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Every three or four years Anthony Watts (who owns a conspiracy blog called Watts Up with That, or WUWT) claims steam pipes in vast empty spaces in remote and largely unpopulated areas of Russia are what’s causing global warming. This year he’s at it again (archived here).

I don’t need to write much about this, you can see it in pictures. In fact, Anthony himself put up a photo of steam pipes in a small town called Omyakon (population ~500), one of the coldest permanently inhabited places on earth.

The map below shows where the tiny settlement of Omyakon is located on the GISTEMP January temperature map . It’s not in the middle of where the highest temperature anomalies were recorded.

Figure 1 | Temperature anomalies for January 2020 from the 1951-1980 mean, showing the location of Omyakon and its steampipes that conspiracy nutters blame for global warming. Data source: NASA GISTEMP

In fact, most of the huge hot area over Russia and parts of Europe has very low population density as you can see when you move the arrow to the right over the images below. (I’ve lined up the maps but it’s a bit rough.)

May 18
April 18

Anthony Watts decided there’s a Russian conspiracy at NOAA, and wrote:

In a report generating substantial media attention this month, the National Oceanic and Atmospheric Administration (NOAA) claimed January 2020 was the hottest January on record. In reality, the claim relies on substantial speculation, dubious reporting methods, and a large, very suspicious, extremely warm reported heat patch covering most of Russia.

How (and why) does Russia keep moving its steampipes?

Anthony doesn’t explain how or why Russia moves its steampipes around the world each January – from sparsely populated regions of Russia to North America and further, then back again. I’ll let you try to figure out for yourself how and why they do this.

In January 2019 Russia turned its steampipes down a bit and shifted their Russian steampipes they’d installed in the USA and Canada a bit west. (Move the arrow to the right to compare January 2020 with January 2019).

May 18
April 18

Figure 3 | Maps showing mean surface temperature anomalies for January 2020 and January 2019 from the 1951-1980 mean. Data source: GISS NASA

In 2018, Russia turned of quite a few of its steampipes, leaving any residents to suffer the freeziing cold. There were quite a few more Russian steampipes in North America in 2018.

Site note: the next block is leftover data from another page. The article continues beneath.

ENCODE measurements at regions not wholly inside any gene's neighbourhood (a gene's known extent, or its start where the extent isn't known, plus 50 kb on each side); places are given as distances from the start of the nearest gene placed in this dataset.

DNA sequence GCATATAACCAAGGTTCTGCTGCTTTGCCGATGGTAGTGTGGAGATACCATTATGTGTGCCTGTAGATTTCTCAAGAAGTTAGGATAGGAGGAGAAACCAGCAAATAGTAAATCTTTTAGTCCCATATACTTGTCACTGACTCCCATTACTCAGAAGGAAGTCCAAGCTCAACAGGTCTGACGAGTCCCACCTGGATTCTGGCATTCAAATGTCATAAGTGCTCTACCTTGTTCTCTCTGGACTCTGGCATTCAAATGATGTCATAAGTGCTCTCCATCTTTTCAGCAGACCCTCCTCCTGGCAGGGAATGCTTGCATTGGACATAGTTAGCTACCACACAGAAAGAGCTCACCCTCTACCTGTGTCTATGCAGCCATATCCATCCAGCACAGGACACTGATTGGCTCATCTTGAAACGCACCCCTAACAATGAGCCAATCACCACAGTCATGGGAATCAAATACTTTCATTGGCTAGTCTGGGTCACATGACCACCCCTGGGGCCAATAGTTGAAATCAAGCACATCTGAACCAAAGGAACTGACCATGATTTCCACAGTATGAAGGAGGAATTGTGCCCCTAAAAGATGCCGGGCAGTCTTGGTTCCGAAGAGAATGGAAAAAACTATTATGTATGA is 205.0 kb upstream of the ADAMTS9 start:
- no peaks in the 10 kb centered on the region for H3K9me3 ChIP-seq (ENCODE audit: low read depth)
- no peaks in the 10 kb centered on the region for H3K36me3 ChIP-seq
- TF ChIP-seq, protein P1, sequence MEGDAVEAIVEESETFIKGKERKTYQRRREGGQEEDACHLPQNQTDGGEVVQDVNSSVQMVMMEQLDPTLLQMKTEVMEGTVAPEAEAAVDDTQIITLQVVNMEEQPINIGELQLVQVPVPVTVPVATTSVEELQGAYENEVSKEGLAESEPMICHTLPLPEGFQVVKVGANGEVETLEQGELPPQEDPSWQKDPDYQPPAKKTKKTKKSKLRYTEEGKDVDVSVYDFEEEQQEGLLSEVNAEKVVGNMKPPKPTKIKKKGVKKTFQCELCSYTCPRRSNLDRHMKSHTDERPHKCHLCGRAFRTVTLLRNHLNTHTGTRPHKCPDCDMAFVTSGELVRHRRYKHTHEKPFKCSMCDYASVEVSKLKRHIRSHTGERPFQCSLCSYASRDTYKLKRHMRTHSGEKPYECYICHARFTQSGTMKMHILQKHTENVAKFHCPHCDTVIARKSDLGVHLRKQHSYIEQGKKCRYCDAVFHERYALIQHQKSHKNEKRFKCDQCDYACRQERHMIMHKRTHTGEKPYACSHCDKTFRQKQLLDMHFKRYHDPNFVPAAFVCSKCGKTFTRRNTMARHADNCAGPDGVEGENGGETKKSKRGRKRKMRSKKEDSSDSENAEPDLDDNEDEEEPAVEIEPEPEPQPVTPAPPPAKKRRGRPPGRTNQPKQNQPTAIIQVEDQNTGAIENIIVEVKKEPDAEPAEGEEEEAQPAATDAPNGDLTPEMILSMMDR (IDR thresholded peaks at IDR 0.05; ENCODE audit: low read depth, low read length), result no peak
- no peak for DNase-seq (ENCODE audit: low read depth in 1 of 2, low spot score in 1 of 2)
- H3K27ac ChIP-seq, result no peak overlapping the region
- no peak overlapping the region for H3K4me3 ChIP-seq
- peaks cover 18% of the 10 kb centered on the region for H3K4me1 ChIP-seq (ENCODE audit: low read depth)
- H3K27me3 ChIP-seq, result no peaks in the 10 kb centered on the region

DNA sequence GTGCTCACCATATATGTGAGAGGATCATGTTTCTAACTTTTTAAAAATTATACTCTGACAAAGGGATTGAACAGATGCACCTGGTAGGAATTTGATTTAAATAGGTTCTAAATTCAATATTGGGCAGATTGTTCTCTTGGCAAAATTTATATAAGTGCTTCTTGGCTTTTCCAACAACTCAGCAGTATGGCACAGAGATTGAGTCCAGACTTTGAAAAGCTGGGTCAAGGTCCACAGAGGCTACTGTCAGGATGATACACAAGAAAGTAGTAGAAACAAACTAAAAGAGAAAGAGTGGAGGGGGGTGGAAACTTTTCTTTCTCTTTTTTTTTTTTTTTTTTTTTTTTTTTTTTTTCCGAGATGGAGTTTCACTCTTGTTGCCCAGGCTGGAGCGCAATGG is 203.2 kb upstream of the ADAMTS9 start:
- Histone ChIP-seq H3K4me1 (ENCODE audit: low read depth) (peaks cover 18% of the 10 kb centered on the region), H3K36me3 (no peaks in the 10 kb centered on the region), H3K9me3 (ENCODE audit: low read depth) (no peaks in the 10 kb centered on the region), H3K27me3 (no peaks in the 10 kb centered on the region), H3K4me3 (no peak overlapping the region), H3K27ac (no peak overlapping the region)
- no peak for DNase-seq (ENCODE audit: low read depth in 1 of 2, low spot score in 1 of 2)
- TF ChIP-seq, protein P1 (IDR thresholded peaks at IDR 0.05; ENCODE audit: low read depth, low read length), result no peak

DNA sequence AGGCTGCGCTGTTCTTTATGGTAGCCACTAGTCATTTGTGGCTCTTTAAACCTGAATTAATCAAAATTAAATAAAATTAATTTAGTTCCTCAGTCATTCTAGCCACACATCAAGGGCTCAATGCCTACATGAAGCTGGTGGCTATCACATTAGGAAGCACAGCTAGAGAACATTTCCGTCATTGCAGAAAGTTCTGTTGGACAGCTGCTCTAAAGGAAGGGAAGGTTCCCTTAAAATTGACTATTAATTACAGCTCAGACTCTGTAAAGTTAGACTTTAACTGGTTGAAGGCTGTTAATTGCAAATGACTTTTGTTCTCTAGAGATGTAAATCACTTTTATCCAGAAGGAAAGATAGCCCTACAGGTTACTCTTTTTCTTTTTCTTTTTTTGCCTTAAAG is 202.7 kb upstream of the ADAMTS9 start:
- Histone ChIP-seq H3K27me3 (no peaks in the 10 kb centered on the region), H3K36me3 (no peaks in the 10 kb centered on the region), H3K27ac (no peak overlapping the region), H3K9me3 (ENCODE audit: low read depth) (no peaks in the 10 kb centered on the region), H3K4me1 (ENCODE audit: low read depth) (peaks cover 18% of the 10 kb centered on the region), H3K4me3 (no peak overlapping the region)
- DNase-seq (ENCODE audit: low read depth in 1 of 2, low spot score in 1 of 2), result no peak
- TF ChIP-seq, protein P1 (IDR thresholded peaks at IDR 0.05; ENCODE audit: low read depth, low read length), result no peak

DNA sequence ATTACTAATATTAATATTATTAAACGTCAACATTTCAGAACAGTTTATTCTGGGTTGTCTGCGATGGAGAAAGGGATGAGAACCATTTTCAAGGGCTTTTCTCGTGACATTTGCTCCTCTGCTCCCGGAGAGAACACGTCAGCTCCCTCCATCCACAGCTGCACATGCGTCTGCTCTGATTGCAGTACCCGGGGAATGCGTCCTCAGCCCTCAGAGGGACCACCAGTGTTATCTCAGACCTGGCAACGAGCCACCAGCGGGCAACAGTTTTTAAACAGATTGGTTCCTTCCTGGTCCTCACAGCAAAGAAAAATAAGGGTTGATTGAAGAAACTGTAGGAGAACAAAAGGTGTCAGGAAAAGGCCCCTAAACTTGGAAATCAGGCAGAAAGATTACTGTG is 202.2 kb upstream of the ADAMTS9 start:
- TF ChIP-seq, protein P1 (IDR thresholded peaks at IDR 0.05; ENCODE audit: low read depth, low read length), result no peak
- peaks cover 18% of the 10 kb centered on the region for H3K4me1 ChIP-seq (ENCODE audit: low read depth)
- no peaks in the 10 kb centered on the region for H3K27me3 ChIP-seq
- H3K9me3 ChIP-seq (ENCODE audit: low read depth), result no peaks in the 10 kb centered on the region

May 18
April 18

Figure 4 | Maps showing mean surface temperature anomalies for January 2020 and January 2018 from the 1951-1980 mean. Data source: GISS NASA

In 2017 Russia had cut down its steampipe operations, but it didn’t turn them off altogether. That was probably so it could vastly expand its steampipes in North America.

May 18
April 18

Figure 5 | Maps showing mean surface temperature anomalies for January 2020 and January 2017 from the 1951-1980 mean. Data source: GISS NASA

In 2016, when there was a big El Nino and the temperature anomaly was just a smidgen below that of this January (with no El Nino), Russia got rid of most of its steampipes, moving them from Russia to North America.

May 18
April 18

Figure 6 | Maps showing mean surface temperature anomalies for January 2020 and January 2016 from the 1951-1980 mean. Data source: GISS NASA

The WUWT waste heat conspiracy

Anthony finished his article with this, and no, he didn’t tag it as satire:

It appears that the “warmest ever” January might simply have been influenced by Russian temperature data warmed up by waste heat. Maybe the U.S. House of Representatives will start an inquiry into Russian collusion to interfere with global temperature data and climate change legislation – but don’t hold your breath.

That reminds me of his “waste heat from the little warm pockets of humanity” he found in a tent in a remote and isolated part of the remote continent of Antarctica.

Warmest winter in Moscow

I meant to add a comment about some news items remarking that this past winter has been the warmest ever recorded in Moscow. I don’t know if that was because of something going wrong with the steampipes or not /s.

In Moscow, people adjust to a winter without snow: ‘It’s like we’re at a resort’

From the HotWhopper archives





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